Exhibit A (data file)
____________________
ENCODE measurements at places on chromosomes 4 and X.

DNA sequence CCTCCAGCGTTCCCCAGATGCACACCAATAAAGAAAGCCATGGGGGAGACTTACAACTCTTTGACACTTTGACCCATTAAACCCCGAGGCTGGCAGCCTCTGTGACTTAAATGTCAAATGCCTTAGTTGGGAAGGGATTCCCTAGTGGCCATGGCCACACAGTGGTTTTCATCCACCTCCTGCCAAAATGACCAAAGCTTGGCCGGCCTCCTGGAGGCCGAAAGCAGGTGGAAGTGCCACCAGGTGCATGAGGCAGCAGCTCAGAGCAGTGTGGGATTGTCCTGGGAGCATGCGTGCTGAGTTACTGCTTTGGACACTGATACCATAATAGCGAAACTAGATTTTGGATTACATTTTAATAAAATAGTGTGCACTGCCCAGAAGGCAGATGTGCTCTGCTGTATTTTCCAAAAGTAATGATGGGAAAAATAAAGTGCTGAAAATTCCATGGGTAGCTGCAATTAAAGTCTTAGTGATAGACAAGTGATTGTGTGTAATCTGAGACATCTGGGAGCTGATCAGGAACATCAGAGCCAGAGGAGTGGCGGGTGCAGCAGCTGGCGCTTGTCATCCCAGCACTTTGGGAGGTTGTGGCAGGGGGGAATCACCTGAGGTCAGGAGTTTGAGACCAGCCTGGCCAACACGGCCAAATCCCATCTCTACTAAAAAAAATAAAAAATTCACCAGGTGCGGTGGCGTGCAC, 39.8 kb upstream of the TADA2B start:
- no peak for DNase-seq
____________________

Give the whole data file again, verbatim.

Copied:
ENCODE measurements at places on chromosomes 4 and X.

DNA sequence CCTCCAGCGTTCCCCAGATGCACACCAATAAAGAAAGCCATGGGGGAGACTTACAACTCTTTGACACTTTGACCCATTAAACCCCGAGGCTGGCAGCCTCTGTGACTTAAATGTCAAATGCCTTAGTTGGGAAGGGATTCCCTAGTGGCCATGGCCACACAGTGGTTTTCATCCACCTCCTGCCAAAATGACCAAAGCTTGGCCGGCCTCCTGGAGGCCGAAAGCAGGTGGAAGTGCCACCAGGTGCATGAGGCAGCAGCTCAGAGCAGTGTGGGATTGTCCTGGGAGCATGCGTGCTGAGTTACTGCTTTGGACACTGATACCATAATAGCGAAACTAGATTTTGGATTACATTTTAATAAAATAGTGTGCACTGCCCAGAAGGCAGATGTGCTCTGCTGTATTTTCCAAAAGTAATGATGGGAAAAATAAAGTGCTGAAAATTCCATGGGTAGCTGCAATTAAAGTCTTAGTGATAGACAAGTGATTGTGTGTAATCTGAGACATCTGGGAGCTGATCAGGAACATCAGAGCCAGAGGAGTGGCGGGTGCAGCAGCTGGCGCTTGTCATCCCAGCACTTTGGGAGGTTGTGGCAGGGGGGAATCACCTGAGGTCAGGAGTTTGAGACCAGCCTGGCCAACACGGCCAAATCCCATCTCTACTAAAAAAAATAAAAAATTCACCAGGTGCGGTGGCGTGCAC, 39.8 kb upstream of the TADA2B start:
- no peak for DNase-seq